Dr David Snead

Dr David Snead

David is a full time NHS consultant pathologist and has been lead pulmonary and skin pathologist at the University Hospital Coventry since 1997. He has led the project to adopt digital pathology at UHCW for the last 5 years.

He now heads the UHCW NHS Trust Digital Pathology Centre of Excellence (CoE), an academic venture exploring the use of this technology in routine histopathology. The CoE collaborates closely with Professor Nasir Rajpoot and colleagues at the Computer Science School University of Warwick and is currently evaluating algorithms aimed at improving pathologist’s ability to accurately grade cancers and the automation of mundane time consuming quantitative tasks.

His other research interests are in improving early lung cancer diagnosis, and the pathology of neuroendocrine lung tumours.

After taking over as clinical director in 2009 he has established the Yvonne Carter Chair of Pathology at the University of Warwick and the centralisation of cellular pathology for Coventry and Warwickshire Pathology Services.

Title: Algorithm development and strategy for digital pathology in the future


Although it is now widely accepted that modern digital pathology solutions provide a viable alternative to conventional light microscopy for the purposes of diagnostic histopathology, conversion to the new modality is impeded by the lack of a return on the investment required.

The development of algorithms which successfully exploit the potential for computer assistance in the task of routine histopathology is feasible and once achieved will ensure digital pathology becomes the best practice modality.

In this talk we review the areas of diagnostic pathology which are likely to be exploited in algorithm development, the progress made to date, the strategy for implementation and likely effects this will have on the delivery of diagnostic histopathology services.

At the most basic level digital pathology algorithms are computational tools that function to interrogate the pixel level data in the digital pathology image in order to extract information which is of diagnostic or prognostic use. Although most of these tools have at their core the recognition of the same cellular vents and details with which pathologists are familiar, they broadly fall into two quite different groups. In the downstream group are pathologist supervised applications where the data from a region of interested detected by the pathologist can be quantified to produce a value range that has the potential to be more accurate and reproducible than the pathologist.  This enables algorithms to be used in providing prognostic information and deciding treatment options for oncological patients and patients with progressive fibro-inflammatory conditions. The upstream group includes the algorithms based on pattern recognition and deployed to search through large volumes of pixel data for patterns of diagnostic interest. These types of algorithms are of use diagnostically the in automation of slide reading and the detection of rare events.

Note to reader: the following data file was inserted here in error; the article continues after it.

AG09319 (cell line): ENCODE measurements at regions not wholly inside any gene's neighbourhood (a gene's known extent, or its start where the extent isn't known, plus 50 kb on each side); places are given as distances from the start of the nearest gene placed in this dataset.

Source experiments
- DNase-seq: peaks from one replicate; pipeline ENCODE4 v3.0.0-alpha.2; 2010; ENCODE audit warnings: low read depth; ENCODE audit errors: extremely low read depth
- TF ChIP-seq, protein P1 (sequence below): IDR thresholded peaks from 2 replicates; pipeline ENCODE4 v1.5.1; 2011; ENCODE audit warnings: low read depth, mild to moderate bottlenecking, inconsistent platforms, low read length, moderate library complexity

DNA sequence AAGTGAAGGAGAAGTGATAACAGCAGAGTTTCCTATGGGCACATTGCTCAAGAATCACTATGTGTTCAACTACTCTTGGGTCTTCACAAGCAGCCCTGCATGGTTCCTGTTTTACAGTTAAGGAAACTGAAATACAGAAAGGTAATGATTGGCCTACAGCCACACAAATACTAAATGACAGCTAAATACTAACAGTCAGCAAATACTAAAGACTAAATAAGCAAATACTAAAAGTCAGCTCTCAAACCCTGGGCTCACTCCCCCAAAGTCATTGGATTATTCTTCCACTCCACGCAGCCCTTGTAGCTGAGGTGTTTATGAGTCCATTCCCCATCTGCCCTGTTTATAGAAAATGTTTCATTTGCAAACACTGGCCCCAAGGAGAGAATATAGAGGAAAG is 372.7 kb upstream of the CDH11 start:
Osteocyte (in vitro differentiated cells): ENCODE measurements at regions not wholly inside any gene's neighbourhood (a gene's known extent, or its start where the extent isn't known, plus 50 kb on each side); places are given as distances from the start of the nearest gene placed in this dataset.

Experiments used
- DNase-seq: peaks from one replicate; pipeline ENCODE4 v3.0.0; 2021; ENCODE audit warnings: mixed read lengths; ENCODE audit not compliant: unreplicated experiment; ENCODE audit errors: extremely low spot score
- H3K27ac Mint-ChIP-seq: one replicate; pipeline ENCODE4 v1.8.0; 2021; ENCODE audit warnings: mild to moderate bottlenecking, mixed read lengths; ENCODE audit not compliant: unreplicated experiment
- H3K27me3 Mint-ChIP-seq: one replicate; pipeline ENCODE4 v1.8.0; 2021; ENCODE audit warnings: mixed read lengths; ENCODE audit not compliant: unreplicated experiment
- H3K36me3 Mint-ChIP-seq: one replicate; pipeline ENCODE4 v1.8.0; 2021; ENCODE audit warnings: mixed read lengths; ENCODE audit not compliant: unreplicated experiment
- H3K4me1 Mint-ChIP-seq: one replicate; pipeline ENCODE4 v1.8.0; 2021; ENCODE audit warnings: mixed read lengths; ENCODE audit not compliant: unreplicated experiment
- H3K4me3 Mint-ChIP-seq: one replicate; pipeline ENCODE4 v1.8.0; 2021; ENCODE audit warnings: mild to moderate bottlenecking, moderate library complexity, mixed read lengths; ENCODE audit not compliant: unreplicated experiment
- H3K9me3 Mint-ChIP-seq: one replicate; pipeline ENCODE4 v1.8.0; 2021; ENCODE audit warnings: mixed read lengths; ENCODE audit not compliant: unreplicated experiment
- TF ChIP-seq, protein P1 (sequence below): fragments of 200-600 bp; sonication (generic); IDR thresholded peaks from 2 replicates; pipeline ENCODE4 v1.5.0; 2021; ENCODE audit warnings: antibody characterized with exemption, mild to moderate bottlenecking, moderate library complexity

The successful adoption of these algorithms will have a number of implications for pathology services. Upstream algorithms are very likely to depend on the export of large numbers of whole slide images, each containing gigabytes of data, from the digital pathology database to separate servers where the algorithms will be run and then for the results re-imported back into the digital pathology archive. This enables centralisation of the upstream algorithm work which may be feasible for a region-wide approach and provide some economies of scale. These algorithms are going to be less stressed by speed requirements but have much greater scale of computational requirements.  Conversely the downstream algorithms are going to be run by the pathologist as they identify regions of interest and will therefore need to be working on the diagnostic workstation and required to run at diagnostic speed in such a way as to minimise the disruption to the diagnostic workflow. The results need to be readily imported into the report and delivered to the laboratory information.

Major developments in pathology raise many questions. Be part of the discussion on the way forward.